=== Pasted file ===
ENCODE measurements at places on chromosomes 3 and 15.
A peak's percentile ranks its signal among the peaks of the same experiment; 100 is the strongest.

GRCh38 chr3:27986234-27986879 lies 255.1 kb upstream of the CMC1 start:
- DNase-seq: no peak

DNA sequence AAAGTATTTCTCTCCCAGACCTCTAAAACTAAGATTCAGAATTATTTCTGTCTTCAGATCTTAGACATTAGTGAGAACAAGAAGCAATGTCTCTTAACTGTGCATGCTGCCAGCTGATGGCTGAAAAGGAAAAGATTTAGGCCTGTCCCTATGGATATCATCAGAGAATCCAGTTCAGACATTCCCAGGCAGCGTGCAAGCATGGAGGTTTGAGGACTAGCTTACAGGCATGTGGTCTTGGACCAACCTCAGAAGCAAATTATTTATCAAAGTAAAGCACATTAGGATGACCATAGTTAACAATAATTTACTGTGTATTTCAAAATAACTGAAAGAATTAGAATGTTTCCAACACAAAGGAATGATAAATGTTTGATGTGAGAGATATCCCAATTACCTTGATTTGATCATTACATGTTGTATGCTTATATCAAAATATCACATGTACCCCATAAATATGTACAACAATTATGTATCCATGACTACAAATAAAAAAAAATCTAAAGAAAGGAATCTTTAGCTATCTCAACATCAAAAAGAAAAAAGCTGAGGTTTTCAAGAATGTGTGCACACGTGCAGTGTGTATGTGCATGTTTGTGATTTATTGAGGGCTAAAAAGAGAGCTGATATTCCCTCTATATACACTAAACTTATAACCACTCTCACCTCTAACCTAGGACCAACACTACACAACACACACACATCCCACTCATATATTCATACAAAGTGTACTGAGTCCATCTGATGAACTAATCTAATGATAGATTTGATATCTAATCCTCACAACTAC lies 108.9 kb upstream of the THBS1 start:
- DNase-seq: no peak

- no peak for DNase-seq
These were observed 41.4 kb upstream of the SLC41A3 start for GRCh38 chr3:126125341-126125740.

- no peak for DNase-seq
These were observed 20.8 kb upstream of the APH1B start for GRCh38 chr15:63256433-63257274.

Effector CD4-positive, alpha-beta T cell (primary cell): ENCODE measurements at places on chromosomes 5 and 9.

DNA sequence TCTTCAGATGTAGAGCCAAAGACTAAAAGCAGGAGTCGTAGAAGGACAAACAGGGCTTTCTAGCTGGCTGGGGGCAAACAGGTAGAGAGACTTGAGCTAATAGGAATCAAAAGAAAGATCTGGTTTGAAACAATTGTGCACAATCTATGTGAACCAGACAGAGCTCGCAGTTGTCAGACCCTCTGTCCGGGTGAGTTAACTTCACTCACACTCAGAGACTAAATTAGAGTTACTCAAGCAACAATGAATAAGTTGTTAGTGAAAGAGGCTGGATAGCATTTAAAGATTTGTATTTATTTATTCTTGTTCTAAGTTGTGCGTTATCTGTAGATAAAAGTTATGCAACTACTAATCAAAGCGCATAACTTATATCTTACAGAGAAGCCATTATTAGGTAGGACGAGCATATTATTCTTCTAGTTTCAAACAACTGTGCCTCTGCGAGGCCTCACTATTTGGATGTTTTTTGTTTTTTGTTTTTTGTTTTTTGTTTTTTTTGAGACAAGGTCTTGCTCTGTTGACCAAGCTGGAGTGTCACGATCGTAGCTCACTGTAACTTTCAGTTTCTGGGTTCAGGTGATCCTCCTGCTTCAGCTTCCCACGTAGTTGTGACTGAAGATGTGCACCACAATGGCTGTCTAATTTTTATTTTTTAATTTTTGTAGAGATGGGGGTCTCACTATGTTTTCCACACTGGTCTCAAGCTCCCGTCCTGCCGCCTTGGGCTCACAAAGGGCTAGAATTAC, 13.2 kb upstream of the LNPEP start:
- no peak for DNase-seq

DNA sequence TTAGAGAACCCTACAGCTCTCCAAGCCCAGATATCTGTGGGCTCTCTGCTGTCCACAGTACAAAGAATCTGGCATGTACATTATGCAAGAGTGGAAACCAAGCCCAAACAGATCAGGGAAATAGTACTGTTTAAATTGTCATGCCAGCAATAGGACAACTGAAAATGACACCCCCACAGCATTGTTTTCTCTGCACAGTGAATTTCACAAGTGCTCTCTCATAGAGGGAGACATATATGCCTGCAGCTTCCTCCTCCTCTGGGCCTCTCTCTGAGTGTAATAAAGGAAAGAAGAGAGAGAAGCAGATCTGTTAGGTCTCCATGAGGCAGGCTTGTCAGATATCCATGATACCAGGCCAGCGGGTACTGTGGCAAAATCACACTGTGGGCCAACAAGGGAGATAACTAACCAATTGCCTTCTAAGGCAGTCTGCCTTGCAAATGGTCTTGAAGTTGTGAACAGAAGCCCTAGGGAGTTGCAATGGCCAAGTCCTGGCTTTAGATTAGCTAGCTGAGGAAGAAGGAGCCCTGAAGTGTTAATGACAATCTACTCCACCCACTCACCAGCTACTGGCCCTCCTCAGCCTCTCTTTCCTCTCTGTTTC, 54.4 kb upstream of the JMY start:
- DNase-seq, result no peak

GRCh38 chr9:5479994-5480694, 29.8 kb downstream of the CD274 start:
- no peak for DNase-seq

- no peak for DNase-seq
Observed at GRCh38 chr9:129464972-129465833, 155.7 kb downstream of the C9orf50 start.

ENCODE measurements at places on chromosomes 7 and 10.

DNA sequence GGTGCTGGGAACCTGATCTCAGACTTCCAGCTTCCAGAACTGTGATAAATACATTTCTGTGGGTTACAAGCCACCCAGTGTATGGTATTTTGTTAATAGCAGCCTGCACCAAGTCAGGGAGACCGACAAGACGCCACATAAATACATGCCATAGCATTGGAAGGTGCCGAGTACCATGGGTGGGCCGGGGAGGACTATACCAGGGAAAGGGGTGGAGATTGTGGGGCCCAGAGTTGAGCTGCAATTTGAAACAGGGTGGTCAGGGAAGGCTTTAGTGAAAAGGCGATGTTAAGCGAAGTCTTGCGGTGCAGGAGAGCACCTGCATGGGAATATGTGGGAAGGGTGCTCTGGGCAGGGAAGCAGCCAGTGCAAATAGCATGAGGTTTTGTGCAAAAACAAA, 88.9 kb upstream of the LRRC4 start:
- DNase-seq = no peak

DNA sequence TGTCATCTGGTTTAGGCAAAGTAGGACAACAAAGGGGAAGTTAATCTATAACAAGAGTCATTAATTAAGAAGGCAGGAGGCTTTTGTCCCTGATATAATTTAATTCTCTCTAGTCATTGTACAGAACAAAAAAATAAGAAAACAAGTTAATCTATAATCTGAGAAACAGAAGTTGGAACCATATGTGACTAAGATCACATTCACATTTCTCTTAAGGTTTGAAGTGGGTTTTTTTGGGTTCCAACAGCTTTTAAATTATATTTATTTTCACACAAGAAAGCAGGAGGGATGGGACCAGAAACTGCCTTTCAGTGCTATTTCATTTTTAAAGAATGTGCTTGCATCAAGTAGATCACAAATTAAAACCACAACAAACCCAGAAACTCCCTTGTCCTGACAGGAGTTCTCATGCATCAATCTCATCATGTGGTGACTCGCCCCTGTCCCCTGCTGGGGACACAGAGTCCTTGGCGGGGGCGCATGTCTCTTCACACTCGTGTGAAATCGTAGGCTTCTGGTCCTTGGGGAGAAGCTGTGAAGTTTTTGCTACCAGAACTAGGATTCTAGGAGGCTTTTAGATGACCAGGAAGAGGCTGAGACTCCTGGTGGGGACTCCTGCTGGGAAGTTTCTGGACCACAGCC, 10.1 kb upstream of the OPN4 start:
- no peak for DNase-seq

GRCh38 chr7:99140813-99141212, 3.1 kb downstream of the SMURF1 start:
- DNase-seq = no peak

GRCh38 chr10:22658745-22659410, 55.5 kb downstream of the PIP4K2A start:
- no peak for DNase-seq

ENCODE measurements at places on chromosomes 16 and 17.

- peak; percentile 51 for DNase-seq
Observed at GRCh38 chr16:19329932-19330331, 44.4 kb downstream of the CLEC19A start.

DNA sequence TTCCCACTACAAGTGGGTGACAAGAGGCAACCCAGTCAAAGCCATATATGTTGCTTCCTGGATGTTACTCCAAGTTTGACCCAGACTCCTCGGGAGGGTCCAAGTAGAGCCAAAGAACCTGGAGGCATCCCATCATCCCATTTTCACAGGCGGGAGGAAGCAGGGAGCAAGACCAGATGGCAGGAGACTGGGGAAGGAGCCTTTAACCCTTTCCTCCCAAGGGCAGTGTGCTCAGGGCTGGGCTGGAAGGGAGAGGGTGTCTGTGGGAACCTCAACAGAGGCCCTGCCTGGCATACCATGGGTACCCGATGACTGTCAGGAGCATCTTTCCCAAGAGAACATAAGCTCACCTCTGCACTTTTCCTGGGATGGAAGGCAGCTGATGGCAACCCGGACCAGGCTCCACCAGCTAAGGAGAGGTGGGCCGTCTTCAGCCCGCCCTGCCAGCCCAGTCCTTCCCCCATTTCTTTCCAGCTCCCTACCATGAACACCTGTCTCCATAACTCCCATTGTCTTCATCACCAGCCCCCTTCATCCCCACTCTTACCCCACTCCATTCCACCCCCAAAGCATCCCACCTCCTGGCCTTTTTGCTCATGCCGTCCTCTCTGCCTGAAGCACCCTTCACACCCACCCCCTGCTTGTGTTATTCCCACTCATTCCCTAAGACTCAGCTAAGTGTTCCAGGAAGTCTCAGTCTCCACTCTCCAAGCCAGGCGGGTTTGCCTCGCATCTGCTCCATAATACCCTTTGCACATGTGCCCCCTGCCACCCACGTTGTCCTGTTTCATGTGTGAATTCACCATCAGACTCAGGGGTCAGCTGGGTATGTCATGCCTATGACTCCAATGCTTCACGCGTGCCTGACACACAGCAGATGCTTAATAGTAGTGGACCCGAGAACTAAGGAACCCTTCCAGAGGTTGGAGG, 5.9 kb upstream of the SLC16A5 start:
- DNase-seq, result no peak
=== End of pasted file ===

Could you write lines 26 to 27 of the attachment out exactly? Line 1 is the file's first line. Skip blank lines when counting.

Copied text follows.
- DNase-seq = no peak

GRCh38 chr10:22658745-22659410, 55.5 kb downstream of the PIP4K2A start: